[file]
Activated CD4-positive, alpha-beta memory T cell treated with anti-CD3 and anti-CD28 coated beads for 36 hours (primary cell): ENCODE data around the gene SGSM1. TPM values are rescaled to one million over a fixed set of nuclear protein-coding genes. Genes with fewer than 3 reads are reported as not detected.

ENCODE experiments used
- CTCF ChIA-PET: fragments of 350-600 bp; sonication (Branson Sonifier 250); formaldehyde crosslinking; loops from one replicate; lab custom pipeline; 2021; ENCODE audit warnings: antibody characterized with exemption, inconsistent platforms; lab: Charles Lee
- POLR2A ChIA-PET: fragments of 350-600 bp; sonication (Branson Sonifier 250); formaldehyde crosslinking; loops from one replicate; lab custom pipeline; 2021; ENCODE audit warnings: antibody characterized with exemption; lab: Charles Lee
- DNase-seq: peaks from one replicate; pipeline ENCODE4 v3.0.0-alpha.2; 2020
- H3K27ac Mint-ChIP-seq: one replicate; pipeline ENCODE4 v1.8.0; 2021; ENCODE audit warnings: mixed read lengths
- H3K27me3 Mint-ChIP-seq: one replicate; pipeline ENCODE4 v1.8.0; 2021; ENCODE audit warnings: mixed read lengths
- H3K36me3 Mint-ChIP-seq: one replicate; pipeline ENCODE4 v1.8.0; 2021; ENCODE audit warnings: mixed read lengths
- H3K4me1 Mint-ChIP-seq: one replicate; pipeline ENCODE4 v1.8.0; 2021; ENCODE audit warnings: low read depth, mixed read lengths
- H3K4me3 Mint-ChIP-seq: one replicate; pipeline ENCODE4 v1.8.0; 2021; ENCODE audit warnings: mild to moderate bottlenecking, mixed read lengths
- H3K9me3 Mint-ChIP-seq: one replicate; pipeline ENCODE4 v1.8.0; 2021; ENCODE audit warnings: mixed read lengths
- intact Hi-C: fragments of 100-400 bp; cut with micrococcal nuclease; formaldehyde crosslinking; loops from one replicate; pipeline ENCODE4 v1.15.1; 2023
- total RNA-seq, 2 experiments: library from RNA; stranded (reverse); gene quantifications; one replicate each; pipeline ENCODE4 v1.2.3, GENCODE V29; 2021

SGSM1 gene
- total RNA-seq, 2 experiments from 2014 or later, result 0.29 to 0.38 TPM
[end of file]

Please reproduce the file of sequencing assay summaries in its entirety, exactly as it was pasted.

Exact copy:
Activated CD4-positive, alpha-beta memory T cell treated with anti-CD3 and anti-CD28 coated beads for 36 hours (primary cell): ENCODE data around the gene SGSM1. TPM values are rescaled to one million over a fixed set of nuclear protein-coding genes. Genes with fewer than 3 reads are reported as not detected.

ENCODE experiments used
- CTCF ChIA-PET: fragments of 350-600 bp; sonication (Branson Sonifier 250); formaldehyde crosslinking; loops from one replicate; lab custom pipeline; 2021; ENCODE audit warnings: antibody characterized with exemption, inconsistent platforms; lab: Charles Lee
- POLR2A ChIA-PET: fragments of 350-600 bp; sonication (Branson Sonifier 250); formaldehyde crosslinking; loops from one replicate; lab custom pipeline; 2021; ENCODE audit warnings: antibody characterized with exemption; lab: Charles Lee
- DNase-seq: peaks from one replicate; pipeline ENCODE4 v3.0.0-alpha.2; 2020
- H3K27ac Mint-ChIP-seq: one replicate; pipeline ENCODE4 v1.8.0; 2021; ENCODE audit warnings: mixed read lengths
- H3K27me3 Mint-ChIP-seq: one replicate; pipeline ENCODE4 v1.8.0; 2021; ENCODE audit warnings: mixed read lengths
- H3K36me3 Mint-ChIP-seq: one replicate; pipeline ENCODE4 v1.8.0; 2021; ENCODE audit warnings: mixed read lengths
- H3K4me1 Mint-ChIP-seq: one replicate; pipeline ENCODE4 v1.8.0; 2021; ENCODE audit warnings: low read depth, mixed read lengths
- H3K4me3 Mint-ChIP-seq: one replicate; pipeline ENCODE4 v1.8.0; 2021; ENCODE audit warnings: mild to moderate bottlenecking, mixed read lengths
- H3K9me3 Mint-ChIP-seq: one replicate; pipeline ENCODE4 v1.8.0; 2021; ENCODE audit warnings: mixed read lengths
- intact Hi-C: fragments of 100-400 bp; cut with micrococcal nuclease; formaldehyde crosslinking; loops from one replicate; pipeline ENCODE4 v1.15.1; 2023
- total RNA-seq, 2 experiments: library from RNA; stranded (reverse); gene quantifications; one replicate each; pipeline ENCODE4 v1.2.3, GENCODE V29; 2021

SGSM1 gene
- total RNA-seq, 2 experiments from 2014 or later, result 0.29 to 0.38 TPM